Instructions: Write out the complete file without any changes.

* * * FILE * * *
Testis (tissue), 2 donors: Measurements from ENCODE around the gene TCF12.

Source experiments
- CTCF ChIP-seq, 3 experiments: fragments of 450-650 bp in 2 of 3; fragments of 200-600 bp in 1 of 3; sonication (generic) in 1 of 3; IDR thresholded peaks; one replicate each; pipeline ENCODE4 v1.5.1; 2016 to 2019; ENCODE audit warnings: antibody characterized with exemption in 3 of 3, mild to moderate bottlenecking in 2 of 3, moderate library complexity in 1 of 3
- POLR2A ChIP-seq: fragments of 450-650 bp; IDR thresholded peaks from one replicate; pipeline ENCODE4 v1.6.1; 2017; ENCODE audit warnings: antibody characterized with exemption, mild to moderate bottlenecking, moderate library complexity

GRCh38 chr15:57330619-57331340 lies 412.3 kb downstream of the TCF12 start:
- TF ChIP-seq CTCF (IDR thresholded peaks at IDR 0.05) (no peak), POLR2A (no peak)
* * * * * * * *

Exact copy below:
Testis (tissue), 2 donors: Measurements from ENCODE around the gene TCF12.

Source experiments
- CTCF ChIP-seq, 3 experiments: fragments of 450-650 bp in 2 of 3; fragments of 200-600 bp in 1 of 3; sonication (generic) in 1 of 3; IDR thresholded peaks; one replicate each; pipeline ENCODE4 v1.5.1; 2016 to 2019; ENCODE audit warnings: antibody characterized with exemption in 3 of 3, mild to moderate bottlenecking in 2 of 3, moderate library complexity in 1 of 3
- POLR2A ChIP-seq: fragments of 450-650 bp; IDR thresholded peaks from one replicate; pipeline ENCODE4 v1.6.1; 2017; ENCODE audit warnings: antibody characterized with exemption, mild to moderate bottlenecking, moderate library complexity

GRCh38 chr15:57330619-57331340 lies 412.3 kb downstream of the TCF12 start:
- TF ChIP-seq CTCF (IDR thresholded peaks at IDR 0.05) (no peak), POLR2A (no peak)